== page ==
OCEAN shipping and global logistics giant CMA CGM Group is the surprise second customer for Airbus’ proposed new long-haul, wide body A350 freighter aircraft, writes Thelma Etim.

The big forwarder – its CEVA Logistics subsidiary is a major air cargo customer of many of the world’s airlines – controversially entered the world of its own controlled airfreight lift with the February 2021 launch of an A330-200 freighter linking Europe and the USA.

The parent company of CEVA Logistics has now signed a memorandum of understanding (MoU) for the purchase of four A350Fs in a deal expected to be finalised over the next few weeks and which will increase the company’s total all-cargo Airbus fleet to nine aircraft.

Peter Penseel, chief operating officer for airfreight at CEVA, explained at the 13th virtual Air Cargo Handling Logistics Digital Conference why his company has opted to respond to the COVID pandemic capacity and pricing crisis by eschewing the traditional means of acquiring its airfreight lift. “The feedback from [our] customers is that prices are too high for the capacity,” he revealed.

“It is not that we want to have our own capacity. We would love to utilise our commercial carriers and to make commitment to our commercial carriers – but we also have a commitment to our customers,” he stated.

“When the pandemic started, we needed to step in to make sure that we have our [full] network available for our customers. It is not a primary task for us to start operating our own aircraft, our own flights or whatever. It is driven by the market and the commitment we gave to our customers. It is a reaction to the development,” he insisted.

By operating its own freighters CEVA also gains the flexibility to operate to alternative airports – “where we believe we can make a turnaround of two-and-a-half to three hours for a big aircraft rather than a wait of five, six or seven hours before we even start uploading our aircraft. And [this issue] is becoming more and more critical because an aircraft needs to be in the sky for at least 15 hours a day,” he pointed out.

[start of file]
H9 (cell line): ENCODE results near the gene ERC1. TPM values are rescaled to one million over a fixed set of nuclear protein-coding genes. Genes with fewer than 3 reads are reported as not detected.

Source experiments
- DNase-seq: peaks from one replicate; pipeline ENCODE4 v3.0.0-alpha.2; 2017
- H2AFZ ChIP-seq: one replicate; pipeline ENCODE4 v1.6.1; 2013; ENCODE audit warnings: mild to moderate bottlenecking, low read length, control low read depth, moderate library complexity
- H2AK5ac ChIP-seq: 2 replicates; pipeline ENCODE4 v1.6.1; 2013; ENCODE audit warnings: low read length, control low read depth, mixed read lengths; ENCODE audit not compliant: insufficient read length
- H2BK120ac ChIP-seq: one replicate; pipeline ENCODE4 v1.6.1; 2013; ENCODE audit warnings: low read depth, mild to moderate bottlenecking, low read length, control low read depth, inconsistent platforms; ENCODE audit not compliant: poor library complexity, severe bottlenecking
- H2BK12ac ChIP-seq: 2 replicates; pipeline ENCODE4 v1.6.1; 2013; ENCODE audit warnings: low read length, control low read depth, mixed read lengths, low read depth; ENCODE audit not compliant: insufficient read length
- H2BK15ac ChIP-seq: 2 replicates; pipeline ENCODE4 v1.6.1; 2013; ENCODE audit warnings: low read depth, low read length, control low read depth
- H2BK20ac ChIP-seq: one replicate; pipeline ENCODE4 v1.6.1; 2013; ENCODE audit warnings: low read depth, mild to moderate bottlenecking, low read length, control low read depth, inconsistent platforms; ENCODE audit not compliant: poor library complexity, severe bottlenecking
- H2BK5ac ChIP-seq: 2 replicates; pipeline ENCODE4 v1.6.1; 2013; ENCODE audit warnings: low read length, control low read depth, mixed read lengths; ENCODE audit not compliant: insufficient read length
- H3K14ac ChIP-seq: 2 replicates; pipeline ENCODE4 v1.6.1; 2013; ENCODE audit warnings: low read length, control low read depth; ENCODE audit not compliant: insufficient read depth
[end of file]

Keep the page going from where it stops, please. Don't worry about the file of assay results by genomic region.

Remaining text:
The proposed new A350 freighter variant will have a large main-deck cargo door and a fuselage length specially optimised for a 109-tonne payload capability, offering 11 per cent more volume capacity than its competition. The A350F will serve all cargo markets including express, general cargo and special shipments, says the company.

More than 70 per cent of the A350’s airframe is made of advanced materials resulting in a 30-tonne lighter take-off weight and generates a 20 per cent lower fuel burn than its competitors. It will be the only new-generation freighter aircraft ready for the 2027 International Civil Aviation Organisation (ICAO) CO2 emissions standards deadline, an initiative which is aimed at reducing the impact of aviation greenhouse gas emissions on the climate, says Airbus.

The aircraft order comes after American aircraft leasing company Air Lease Corporation (ALC) announced it is the launch customer of the new freighter type, placing an order for seven units at the Dubai Air Show.

Christian Scherer, Airbus’ chief commercial officer and head of Airbus International, insists that the A350F will fit seamlessly into CMA CGM’s existing fleet of Airbus freighters. “Thanks to its composite airframe and latest technology engines, it will bring unbeatable efficiency in terms of fuel burn, economics and CO₂ emissions, empowering the long-term sustainable growth of the group,” he says.

“Having an early endorsement by such an international cargo powerhouse as the CMA CGM Group is very gratifying,” he enthuses.

The CMA CGM Group, steered by Rodolphe Saadé, currently has 542 ocean vessels on its books which serve more than 420 seaports around the world. In 2019, the company transported nearly 22 million 20-foot-equivalent-unit (TEU) containers.

Each year, in partnership with its subsidiary CEVA Logistics, the shipping company handles more than 500,000 tonnes of airfreight and 1.9 million tonnes of inland freight.

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